Valkyria Chronicles

You will cry. Trust me.
The 7th platoon of the Gallian Militia

This video game is one of the games I’ve played (and anime I’ve watched) that delivers great story with astonishing twists, relatable characters, and an immersive gameplay. Valkyria Chronicles is brought to you by the developers of Sonic. Yes, that’s right – Sega.

Like most RPG/JRPG, character development is embedded in the core gameplay of Valkyria Chronicles. But, what makes this game unique is its turn-based battle system called BLiTZ or Battle of Live Tactical Zones. I know, sounds awesome, right? Well, that’s because it is. This battle system is composed of three parts or modes. The Command Mode, the Action Mode, and the Target Mode.

The first one puts you in an overhead map of the battlefield. This is the time when you can learn of the enemies’ whereabouts and plan where to position your units and where to strike. Then, you can select a unit to control, which brings the player to Action Mode. While in the Action Mode, you can control your character like a normal third-person shooter. Movement costs Action Points which varies for each of your units on the field. Lastly, when you’re finished positioning your units, you can enter the Target Mode. In this mode, the player has control of the unit’s aim, but you can’t move. This allows for headshots and other awesome kills.

During the player’s turn, each action – whether the control of multiple units or the same unit consecutively – depletes his/her Command Points. There are also different classes of characters to experiment with. The environment also affects the flow of the combat. Snipers can take the higher grounds for a vantage point, tanks can knock down walls, and many more.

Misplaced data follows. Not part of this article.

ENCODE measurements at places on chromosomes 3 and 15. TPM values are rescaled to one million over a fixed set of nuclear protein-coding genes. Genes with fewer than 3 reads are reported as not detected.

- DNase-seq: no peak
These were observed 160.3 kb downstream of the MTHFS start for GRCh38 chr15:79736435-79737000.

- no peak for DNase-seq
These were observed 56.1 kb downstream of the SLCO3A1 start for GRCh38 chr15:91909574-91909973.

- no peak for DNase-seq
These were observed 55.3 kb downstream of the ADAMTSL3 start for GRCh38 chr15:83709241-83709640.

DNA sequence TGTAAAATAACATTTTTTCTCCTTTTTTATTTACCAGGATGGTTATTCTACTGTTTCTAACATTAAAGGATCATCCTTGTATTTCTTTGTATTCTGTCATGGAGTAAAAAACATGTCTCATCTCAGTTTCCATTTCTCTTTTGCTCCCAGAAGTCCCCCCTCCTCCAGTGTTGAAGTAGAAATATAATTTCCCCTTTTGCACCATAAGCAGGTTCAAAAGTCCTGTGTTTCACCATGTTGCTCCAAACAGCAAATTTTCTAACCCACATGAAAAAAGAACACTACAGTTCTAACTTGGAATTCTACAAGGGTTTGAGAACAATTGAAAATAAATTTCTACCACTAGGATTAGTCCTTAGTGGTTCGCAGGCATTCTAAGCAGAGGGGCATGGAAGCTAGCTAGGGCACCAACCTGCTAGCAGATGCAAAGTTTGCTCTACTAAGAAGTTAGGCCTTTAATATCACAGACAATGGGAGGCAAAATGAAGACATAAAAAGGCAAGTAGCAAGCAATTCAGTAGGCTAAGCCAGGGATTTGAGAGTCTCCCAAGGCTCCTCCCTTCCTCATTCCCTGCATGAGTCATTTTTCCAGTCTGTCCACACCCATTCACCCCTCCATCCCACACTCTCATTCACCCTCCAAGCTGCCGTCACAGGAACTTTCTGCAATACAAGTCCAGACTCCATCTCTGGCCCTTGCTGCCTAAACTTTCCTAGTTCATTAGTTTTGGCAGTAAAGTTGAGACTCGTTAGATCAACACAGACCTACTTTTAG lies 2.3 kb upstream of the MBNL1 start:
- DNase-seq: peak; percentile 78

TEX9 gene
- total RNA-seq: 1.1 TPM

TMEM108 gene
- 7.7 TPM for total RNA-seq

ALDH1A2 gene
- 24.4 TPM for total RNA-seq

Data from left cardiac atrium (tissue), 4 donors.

This game is truly worth the try. But, I suggest watching the anime first.

Other Video Games with Unique Gameplay

  • Patapon – because of using different notes and rhythms for attack, defend, run, etc.
  • Her Story – because of using video footages of a real person
  • Portal – Handheld Portal Device
  • Eternal Darkness – due to the Sanity meter
  • Shadow of Mordor – Nemesis System, enemies remember you and yes – creepy.
  • Katamari – cute anarchy

These are just some of the games that I’ve played that I think has an innovative gameplay. How about you? Have you played a video game with a very unique gameplay that got you immersed for hours? Tell us in the comments down below. We like to hear more games that exhibits innovation.

The Smallest Co-op Feature Made These RPGs Amazing

Co-op RPGs

The Smallest Co-op Feature

There aren’t a lot of co-op RPGs out there. I’m not talking about hack-and-slash RPGs or (God forbid) MMOs. I’m talking about games like the old Final Fantasy series—character-driven, turn-based JRPG-style games. But there are two games that will forever spring to mind for me when the subject of co-op RPGs is brought up.

Eternal Sonata and Final Fantasy IX.